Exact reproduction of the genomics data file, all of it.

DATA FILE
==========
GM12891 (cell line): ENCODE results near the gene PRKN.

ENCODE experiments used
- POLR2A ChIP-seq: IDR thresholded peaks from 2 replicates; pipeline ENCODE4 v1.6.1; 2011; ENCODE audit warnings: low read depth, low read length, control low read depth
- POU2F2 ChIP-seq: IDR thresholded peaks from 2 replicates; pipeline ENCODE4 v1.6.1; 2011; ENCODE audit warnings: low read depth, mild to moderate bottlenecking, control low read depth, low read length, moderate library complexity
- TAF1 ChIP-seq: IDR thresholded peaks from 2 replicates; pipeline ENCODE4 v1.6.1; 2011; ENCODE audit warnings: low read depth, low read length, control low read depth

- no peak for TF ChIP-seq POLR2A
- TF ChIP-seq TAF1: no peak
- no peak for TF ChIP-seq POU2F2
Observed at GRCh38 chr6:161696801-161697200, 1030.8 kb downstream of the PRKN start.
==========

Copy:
GM12891 (cell line): ENCODE results near the gene PRKN.

ENCODE experiments used
- POLR2A ChIP-seq: IDR thresholded peaks from 2 replicates; pipeline ENCODE4 v1.6.1; 2011; ENCODE audit warnings: low read depth, low read length, control low read depth
- POU2F2 ChIP-seq: IDR thresholded peaks from 2 replicates; pipeline ENCODE4 v1.6.1; 2011; ENCODE audit warnings: low read depth, mild to moderate bottlenecking, control low read depth, low read length, moderate library complexity
- TAF1 ChIP-seq: IDR thresholded peaks from 2 replicates; pipeline ENCODE4 v1.6.1; 2011; ENCODE audit warnings: low read depth, low read length, control low read depth

- no peak for TF ChIP-seq POLR2A
- TF ChIP-seq TAF1: no peak
- no peak for TF ChIP-seq POU2F2
Observed at GRCh38 chr6:161696801-161697200, 1030.8 kb downstream of the PRKN start.